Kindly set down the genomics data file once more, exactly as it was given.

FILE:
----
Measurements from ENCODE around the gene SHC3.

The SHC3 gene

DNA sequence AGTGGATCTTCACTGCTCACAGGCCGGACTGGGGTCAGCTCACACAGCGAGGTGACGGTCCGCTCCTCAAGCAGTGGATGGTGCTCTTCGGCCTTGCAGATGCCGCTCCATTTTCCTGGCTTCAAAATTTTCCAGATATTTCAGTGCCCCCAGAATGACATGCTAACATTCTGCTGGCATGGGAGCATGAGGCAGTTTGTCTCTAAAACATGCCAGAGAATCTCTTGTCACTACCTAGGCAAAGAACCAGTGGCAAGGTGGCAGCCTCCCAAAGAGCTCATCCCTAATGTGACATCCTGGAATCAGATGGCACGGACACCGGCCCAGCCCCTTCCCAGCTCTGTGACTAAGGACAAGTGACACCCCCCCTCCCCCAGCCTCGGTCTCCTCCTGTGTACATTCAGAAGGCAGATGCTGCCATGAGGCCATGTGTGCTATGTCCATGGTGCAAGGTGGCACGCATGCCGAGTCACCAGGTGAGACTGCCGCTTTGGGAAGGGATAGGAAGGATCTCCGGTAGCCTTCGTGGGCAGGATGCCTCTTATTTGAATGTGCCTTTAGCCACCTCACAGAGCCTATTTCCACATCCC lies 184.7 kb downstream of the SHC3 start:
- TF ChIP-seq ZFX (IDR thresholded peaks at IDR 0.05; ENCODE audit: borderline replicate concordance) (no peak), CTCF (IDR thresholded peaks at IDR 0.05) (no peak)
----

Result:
Measurements from ENCODE around the gene SHC3.

The SHC3 gene

DNA sequence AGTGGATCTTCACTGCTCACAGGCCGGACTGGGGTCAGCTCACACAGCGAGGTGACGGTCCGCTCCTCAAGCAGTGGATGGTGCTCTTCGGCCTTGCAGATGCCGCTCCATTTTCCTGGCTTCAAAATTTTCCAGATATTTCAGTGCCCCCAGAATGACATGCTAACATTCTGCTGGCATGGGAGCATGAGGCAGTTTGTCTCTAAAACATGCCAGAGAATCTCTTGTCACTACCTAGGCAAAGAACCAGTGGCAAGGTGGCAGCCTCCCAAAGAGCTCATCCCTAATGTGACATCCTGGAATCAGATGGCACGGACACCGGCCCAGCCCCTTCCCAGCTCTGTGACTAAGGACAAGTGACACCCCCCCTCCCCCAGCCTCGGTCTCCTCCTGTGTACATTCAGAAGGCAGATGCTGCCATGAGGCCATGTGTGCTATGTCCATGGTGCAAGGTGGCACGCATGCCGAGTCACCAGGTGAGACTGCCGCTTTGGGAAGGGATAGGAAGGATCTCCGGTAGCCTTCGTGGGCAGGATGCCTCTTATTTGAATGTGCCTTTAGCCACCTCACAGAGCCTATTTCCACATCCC lies 184.7 kb downstream of the SHC3 start:
- TF ChIP-seq ZFX (IDR thresholded peaks at IDR 0.05; ENCODE audit: borderline replicate concordance) (no peak), CTCF (IDR thresholded peaks at IDR 0.05) (no peak)